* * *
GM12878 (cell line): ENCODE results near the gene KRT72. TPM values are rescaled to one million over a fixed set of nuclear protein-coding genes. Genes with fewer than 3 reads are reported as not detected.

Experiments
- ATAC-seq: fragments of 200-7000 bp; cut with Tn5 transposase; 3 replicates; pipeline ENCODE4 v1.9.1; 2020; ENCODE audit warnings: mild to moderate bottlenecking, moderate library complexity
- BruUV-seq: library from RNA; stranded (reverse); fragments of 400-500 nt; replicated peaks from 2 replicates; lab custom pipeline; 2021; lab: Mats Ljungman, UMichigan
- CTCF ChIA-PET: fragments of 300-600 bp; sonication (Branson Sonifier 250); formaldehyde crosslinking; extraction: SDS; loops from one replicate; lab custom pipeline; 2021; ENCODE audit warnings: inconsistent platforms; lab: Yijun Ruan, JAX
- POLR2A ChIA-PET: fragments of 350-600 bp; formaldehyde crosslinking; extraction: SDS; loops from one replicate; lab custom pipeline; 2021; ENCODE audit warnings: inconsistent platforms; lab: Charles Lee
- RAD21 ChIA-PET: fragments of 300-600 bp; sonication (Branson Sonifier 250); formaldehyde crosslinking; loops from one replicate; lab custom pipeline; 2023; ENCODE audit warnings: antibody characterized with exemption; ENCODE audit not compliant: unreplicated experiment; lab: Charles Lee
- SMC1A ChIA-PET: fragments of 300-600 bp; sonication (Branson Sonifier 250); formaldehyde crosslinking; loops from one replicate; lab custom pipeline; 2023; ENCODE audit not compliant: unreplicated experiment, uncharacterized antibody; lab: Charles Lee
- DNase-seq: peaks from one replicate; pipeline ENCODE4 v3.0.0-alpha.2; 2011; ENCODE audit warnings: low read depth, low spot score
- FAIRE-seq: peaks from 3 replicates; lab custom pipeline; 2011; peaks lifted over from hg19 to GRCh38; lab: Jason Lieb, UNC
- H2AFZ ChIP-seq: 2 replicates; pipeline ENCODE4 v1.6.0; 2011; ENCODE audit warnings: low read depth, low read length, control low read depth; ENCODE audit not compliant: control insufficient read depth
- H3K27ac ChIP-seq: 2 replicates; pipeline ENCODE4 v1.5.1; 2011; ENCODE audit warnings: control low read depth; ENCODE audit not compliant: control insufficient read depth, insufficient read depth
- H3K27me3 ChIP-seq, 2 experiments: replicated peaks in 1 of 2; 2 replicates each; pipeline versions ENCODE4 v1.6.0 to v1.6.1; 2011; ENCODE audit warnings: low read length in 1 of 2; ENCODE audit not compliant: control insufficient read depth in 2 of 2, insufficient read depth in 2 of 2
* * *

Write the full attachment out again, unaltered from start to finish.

GM12878 (cell line): ENCODE results near the gene KRT72. TPM values are rescaled to one million over a fixed set of nuclear protein-coding genes. Genes with fewer than 3 reads are reported as not detected.

Experiments
- ATAC-seq: fragments of 200-7000 bp; cut with Tn5 transposase; 3 replicates; pipeline ENCODE4 v1.9.1; 2020; ENCODE audit warnings: mild to moderate bottlenecking, moderate library complexity
- BruUV-seq: library from RNA; stranded (reverse); fragments of 400-500 nt; replicated peaks from 2 replicates; lab custom pipeline; 2021; lab: Mats Ljungman, UMichigan
- CTCF ChIA-PET: fragments of 300-600 bp; sonication (Branson Sonifier 250); formaldehyde crosslinking; extraction: SDS; loops from one replicate; lab custom pipeline; 2021; ENCODE audit warnings: inconsistent platforms; lab: Yijun Ruan, JAX
- POLR2A ChIA-PET: fragments of 350-600 bp; formaldehyde crosslinking; extraction: SDS; loops from one replicate; lab custom pipeline; 2021; ENCODE audit warnings: inconsistent platforms; lab: Charles Lee
- RAD21 ChIA-PET: fragments of 300-600 bp; sonication (Branson Sonifier 250); formaldehyde crosslinking; loops from one replicate; lab custom pipeline; 2023; ENCODE audit warnings: antibody characterized with exemption; ENCODE audit not compliant: unreplicated experiment; lab: Charles Lee
- SMC1A ChIA-PET: fragments of 300-600 bp; sonication (Branson Sonifier 250); formaldehyde crosslinking; loops from one replicate; lab custom pipeline; 2023; ENCODE audit not compliant: unreplicated experiment, uncharacterized antibody; lab: Charles Lee
- DNase-seq: peaks from one replicate; pipeline ENCODE4 v3.0.0-alpha.2; 2011; ENCODE audit warnings: low read depth, low spot score
- FAIRE-seq: peaks from 3 replicates; lab custom pipeline; 2011; peaks lifted over from hg19 to GRCh38; lab: Jason Lieb, UNC
- H2AFZ ChIP-seq: 2 replicates; pipeline ENCODE4 v1.6.0; 2011; ENCODE audit warnings: low read depth, low read length, control low read depth; ENCODE audit not compliant: control insufficient read depth
- H3K27ac ChIP-seq: 2 replicates; pipeline ENCODE4 v1.5.1; 2011; ENCODE audit warnings: control low read depth; ENCODE audit not compliant: control insufficient read depth, insufficient read depth
- H3K27me3 ChIP-seq, 2 experiments: replicated peaks in 1 of 2; 2 replicates each; pipeline versions ENCODE4 v1.6.0 to v1.6.1; 2011; ENCODE audit warnings: low read length in 1 of 2; ENCODE audit not compliant: control insufficient read depth in 2 of 2, insufficient read depth in 2 of 2